I saw the news about the death of Supreme Court Justice Antonin Scalia while sitting in a bar drinking a beer. An Urban Artifact Scythe. Quite tasty. My first thought was “holy shit” and my second was whether anyone had put Clarence Thomas on a suicide watch yet. You have to figure the man is going to insist on being buried in the same grave. I never had a personal encounter with Scalia other than living through the disastrous ramifications of Bush v Gore like the rest of the country. I did have a two day period, through, where his whims had a direct personal impact on my life, however trivial.
Justice Scalia came to Cincinnati on March 4-5, 2002 to speak to a Law School Alumni group and a general address to students. At the time I ran what was called the Streaming Media Project. We were physically based in the College-Conservatory of Music and relied on the resources of the Electronic Media Division to operate. We were actually a unit of the Office of Information Technology. That’s who I worked for and that’s where the money came from. We did a lot of webcasts for the College of Law. Looking back on my time there — I left in 2005 — most of the memorable webcasts I remember producing came out of the Law School.
Our main contact was a librarian in the Law Library by the name of Joe Hodnicki. I always loved it when he called. I’m not being sarcastic here. I really did. As I said, the vast majority of the stuff they asked us to do was pretty interesting. I always knew when Joe called that the deadlines were going to be pretty tight. It was (rarely) his fault. He was the designated middle-man over there and people didn’t usually include him until late in the game.
I wish I could say I remember the conversation we had this time, but the truth is I don’t remember much in great detail. I think he called the last week of February to say that there was a possibility we’d be asked to stream a talk by Scalia from the Corbett Auditorium in CCM the following week. I remember that the first time we talked about it he said doubted we’d actually get to do it. Scalia was notorious for not liking his speeches broadcast. There was nothing nefarious about it, it was just that the guy didn’t make his arguments in soundbites and didn’t like them being presented that way. I doubt I would have thrown up any red flags from my point of view. Corbett Auditorium could be reached from our offices without even going outside. We had a network drop in the back of the house we could use to get the stream out. It was an easy gig. That probably wouldn’t happen.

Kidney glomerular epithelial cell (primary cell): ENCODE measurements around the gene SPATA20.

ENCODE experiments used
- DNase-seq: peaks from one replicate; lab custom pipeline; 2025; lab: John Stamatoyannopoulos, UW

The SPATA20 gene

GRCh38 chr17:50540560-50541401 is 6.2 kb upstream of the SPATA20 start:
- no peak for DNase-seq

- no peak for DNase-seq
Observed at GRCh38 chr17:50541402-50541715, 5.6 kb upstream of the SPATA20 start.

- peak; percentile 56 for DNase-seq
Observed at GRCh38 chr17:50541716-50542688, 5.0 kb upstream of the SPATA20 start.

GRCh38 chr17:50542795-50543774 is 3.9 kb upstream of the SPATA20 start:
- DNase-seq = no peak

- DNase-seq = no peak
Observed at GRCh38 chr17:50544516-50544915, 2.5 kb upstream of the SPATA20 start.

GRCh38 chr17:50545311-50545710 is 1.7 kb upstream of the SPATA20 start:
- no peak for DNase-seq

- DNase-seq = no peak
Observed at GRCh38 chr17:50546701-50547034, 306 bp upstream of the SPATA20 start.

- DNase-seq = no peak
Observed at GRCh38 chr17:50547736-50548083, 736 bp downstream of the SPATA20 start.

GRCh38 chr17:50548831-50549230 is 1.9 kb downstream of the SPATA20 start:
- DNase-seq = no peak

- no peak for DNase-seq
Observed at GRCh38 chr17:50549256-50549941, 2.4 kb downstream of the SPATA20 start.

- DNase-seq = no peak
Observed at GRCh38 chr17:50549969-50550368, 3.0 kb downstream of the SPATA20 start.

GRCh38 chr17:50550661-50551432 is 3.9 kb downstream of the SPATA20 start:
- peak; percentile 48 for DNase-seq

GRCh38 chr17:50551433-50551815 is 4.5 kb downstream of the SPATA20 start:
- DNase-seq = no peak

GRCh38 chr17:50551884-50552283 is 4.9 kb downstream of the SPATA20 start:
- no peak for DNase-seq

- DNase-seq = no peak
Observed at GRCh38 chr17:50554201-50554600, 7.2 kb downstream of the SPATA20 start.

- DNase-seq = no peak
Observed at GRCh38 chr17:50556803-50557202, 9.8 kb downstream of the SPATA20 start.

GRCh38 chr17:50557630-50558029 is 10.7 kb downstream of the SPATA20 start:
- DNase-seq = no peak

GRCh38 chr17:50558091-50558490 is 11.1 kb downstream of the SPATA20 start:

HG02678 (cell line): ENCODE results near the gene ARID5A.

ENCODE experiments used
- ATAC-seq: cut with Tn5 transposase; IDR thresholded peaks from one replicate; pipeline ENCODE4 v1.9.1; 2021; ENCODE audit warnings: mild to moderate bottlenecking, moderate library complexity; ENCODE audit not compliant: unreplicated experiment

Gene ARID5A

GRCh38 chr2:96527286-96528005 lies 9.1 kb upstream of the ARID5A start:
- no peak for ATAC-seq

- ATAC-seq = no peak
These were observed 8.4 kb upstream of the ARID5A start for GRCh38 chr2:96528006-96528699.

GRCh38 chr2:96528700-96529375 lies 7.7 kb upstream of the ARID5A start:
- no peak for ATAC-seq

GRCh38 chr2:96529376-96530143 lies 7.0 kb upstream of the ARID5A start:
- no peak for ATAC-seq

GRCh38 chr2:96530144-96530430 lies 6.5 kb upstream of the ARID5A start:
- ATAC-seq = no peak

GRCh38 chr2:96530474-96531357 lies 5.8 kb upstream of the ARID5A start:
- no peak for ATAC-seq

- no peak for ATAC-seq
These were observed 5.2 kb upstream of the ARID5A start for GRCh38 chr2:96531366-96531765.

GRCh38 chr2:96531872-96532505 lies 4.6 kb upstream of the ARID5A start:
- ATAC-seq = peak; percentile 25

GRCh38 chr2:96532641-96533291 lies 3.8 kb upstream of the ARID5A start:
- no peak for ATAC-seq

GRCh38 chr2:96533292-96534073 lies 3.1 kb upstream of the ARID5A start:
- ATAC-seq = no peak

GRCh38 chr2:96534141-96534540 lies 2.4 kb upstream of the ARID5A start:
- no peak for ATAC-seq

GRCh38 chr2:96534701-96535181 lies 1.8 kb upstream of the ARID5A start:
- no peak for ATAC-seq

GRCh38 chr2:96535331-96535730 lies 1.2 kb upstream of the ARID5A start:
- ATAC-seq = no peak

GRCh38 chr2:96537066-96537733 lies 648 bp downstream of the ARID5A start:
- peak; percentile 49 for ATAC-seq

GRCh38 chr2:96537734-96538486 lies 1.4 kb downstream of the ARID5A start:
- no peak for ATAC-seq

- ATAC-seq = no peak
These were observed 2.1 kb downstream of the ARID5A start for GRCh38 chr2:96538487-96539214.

It might have been later the same day, or maybe the next, when Joe called back to ask if it was possible to record another speech. He’d be speaking off campus at The Phoenix banquet space downtown the night before the Corbett event. I don’t think we’d done a gig off campus at that point and I was more than a little suprised. Joe was still pretty doubtful the we’d be allowed to record either event, but he’d been asked to check feasibility. We knew there was no way to get a network connection down there, but they just wanted the speech recorded for posterity.
This was 2002. On one hand we were less than 6 months from the events of 9/11 so everybody had security on their minds. On the other hand, it occurred to us that there was a good chance he and his handlers had absolutely no idea what “streaming media” was. We’d put together a mobile production rig that was relatively advanced for its day, but now reminds me mostly of that scene in Wall Street where Michael Douglas is talking on that massive cell phone on the beach. The three cameras were small and remotely-controlled, so we figured there was a decent chance it wouldn’t trip anyone’s “Hey! We don’t like video! Cut that out!” response.
So we hauled our gear down to the Phoenix on a Monday afternoon and set up in a balcony overlooking the main ballroom floor. We dropped the cables down the side and kept the cameras out of the way as much as we could. That was the day I found out that the U.S. Marshall’s Service handles security for Supreme Court Justices. I remember this extremely tall guy coming into our makeshift control room and looking around. It was pretty cursory, but I remember that his badge looks exactly like the badges in old westerns. It was kind of cool.
We spent the evening sure we’d get the plug pulled on us, but we didn’t. We tore down late that night and set up again first thing the next day back on campus. This time we were going out live and we really expected to get shut down. But we didn’t. Other than what Joe had mentioned about Scalia hating to be recorded, I’m not sure it was really ever an issue anywhere except in our own paranoia. Paranoia was big then.
I remember little of the speeches. I remember him really enjoying talking about how the US Constitution wasn’t a living document, but a dead one. Those speeches were recorded nearly 14 years ago and the links on the press release from then are dead. I found other links that I suspect are equally dead. We did everything in Windows Media format back then, and that’s as good as dead. I’m guessing Windows Media 7 at best, but maybe older. And now the man is dead, too.
I remember him being funny. I remember disagreeing with him vehemently. What I mostly remember is that we managed to pull it off.